Hello! My name Joshua Boston, and I'm a political science Ph.D. candidate at Washington University in St. Louis. My research focuses on judicial politics in the American context. I have additional interests in questions that study separation of powers, the American presidency, and comparative courts. Before coming to St. Louis, I earned an M.A. in political science at the University at Buffalo (SUNY), where I also earned my B.A. (SCL, ΦΒΚ).
My primary research interests are related to law & courts. My dissertation studies the causes and consequences of judges' opinion writing on U.S. Circuit Courts of Appeals. Additionally, I am interested in questions regarding legal doctrine/precedent treatment, agenda setting, and judicial confirmation politics. Aside from these particular interests, I am involved in various other projects studying the American president, comparative courts, and mass opinion/polarization.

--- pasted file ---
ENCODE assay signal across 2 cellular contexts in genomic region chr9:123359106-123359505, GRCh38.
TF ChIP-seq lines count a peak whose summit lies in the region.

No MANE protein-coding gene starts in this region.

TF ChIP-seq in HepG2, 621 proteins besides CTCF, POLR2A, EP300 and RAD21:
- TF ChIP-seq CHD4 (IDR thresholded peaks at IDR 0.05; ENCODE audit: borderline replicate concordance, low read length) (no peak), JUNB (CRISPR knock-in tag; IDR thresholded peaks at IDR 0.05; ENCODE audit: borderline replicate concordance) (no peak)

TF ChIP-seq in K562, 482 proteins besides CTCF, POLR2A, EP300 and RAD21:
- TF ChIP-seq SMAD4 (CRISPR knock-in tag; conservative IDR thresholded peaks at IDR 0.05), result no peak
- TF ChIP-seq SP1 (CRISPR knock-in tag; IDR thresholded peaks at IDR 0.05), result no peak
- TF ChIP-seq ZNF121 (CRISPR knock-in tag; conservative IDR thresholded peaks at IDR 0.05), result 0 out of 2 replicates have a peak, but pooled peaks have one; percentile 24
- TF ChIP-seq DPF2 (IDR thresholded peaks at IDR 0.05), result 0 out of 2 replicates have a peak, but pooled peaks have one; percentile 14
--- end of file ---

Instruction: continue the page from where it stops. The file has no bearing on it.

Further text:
In my dissertation, I analyze judicial writing in three distinct contexts, with the overarching goal of identifying the opportunities and constraints judges have in crafting their opinions. Using Python and Selenium, I have scraped over 60,000 U.S. circuit court opinions (2000-2010), which I then utilize for natural language processing and other text analysis methods to generate measures of writing characteristics. In turn, my contribution is to identify the strategic nature of judicial writing -- that is, how judges write given certain both hierarchical and horizontal constraints, and how judges' opinions lead to particular downstream consequences.
Teaching is something that excites me, as I enjoy working with students, and I find that classroom discussions often lead to promising research questions. Across three universities, I have independently taught six introductory and advanced undergraduate courses.